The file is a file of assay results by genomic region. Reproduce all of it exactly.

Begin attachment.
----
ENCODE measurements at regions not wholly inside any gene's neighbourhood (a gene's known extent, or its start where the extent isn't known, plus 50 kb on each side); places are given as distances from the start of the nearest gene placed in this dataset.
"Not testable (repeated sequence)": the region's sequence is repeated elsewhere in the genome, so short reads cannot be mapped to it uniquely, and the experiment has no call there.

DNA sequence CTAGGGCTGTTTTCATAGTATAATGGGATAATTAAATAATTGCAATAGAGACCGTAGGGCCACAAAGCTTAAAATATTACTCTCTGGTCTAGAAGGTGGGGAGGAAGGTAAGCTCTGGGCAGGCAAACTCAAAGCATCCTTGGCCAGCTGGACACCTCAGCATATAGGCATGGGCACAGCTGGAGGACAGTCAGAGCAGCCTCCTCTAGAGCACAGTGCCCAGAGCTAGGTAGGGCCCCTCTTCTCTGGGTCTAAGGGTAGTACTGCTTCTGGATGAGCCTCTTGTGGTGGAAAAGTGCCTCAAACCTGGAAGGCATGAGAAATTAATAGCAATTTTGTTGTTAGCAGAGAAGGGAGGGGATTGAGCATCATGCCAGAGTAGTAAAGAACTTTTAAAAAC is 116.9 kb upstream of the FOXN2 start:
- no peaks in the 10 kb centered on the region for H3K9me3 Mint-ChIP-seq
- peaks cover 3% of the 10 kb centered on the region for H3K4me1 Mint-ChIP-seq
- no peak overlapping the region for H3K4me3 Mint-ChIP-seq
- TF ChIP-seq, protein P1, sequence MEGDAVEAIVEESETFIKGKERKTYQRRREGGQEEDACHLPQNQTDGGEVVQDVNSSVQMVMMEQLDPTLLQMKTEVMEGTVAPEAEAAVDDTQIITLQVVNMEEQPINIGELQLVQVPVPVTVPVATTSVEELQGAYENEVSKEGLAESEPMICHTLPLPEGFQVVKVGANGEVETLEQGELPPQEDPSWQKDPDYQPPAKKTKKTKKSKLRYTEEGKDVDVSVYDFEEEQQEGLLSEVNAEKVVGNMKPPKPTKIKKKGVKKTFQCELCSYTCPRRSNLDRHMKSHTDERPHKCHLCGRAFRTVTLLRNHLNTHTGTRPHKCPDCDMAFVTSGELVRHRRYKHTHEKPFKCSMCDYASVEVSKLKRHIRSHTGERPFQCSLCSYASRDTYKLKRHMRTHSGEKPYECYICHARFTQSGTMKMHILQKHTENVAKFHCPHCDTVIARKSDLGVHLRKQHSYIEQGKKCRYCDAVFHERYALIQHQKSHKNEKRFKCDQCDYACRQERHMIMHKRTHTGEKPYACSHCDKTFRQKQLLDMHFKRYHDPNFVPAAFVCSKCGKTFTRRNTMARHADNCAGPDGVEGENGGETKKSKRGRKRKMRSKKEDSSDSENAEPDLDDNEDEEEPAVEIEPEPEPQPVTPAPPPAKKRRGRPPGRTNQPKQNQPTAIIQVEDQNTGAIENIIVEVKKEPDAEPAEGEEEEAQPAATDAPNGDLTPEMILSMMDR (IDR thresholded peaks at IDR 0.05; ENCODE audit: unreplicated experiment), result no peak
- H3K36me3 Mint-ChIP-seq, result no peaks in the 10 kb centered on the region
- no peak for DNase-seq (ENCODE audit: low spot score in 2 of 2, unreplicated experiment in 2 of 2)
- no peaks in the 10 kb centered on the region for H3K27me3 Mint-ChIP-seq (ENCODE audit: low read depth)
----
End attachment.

ENCODE measurements at regions not wholly inside any gene's neighbourhood (a gene's known extent, or its start where the extent isn't known, plus 50 kb on each side); places are given as distances from the start of the nearest gene placed in this dataset.
"Not testable (repeated sequence)": the region's sequence is repeated elsewhere in the genome, so short reads cannot be mapped to it uniquely, and the experiment has no call there.

DNA sequence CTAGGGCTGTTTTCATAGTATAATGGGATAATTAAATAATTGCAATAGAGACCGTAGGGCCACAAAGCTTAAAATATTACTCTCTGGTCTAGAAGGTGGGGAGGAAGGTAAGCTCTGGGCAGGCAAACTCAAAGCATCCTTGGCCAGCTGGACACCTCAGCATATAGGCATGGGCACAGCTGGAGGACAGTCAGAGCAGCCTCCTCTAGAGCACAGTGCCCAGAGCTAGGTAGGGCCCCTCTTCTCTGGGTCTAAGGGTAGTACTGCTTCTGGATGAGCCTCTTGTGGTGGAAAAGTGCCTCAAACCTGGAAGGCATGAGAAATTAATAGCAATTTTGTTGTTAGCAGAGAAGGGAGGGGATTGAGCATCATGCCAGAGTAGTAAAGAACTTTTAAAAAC is 116.9 kb upstream of the FOXN2 start:
- no peaks in the 10 kb centered on the region for H3K9me3 Mint-ChIP-seq
- peaks cover 3% of the 10 kb centered on the region for H3K4me1 Mint-ChIP-seq
- no peak overlapping the region for H3K4me3 Mint-ChIP-seq
- TF ChIP-seq, protein P1, sequence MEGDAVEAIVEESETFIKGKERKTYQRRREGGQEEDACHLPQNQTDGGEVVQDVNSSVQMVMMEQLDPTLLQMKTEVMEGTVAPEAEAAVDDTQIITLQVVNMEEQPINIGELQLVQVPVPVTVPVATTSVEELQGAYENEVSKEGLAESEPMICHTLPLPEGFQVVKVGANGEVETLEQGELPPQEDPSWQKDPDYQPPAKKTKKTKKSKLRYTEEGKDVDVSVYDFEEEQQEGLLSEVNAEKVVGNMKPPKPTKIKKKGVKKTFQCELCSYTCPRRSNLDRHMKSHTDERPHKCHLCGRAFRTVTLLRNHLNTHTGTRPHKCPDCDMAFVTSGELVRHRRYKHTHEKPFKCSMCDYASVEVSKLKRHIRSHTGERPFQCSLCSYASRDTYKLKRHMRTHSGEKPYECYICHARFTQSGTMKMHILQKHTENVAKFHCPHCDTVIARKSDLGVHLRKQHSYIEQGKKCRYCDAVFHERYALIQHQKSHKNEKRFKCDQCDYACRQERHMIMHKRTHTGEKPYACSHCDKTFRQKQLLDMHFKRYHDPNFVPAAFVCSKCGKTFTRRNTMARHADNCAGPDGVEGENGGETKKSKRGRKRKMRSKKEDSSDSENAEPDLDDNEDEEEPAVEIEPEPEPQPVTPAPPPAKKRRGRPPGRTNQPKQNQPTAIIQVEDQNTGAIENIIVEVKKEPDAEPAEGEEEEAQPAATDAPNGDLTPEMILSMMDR (IDR thresholded peaks at IDR 0.05; ENCODE audit: unreplicated experiment), result no peak
- H3K36me3 Mint-ChIP-seq, result no peaks in the 10 kb centered on the region
- no peak for DNase-seq (ENCODE audit: low spot score in 2 of 2, unreplicated experiment in 2 of 2)
- no peaks in the 10 kb centered on the region for H3K27me3 Mint-ChIP-seq (ENCODE audit: low read depth)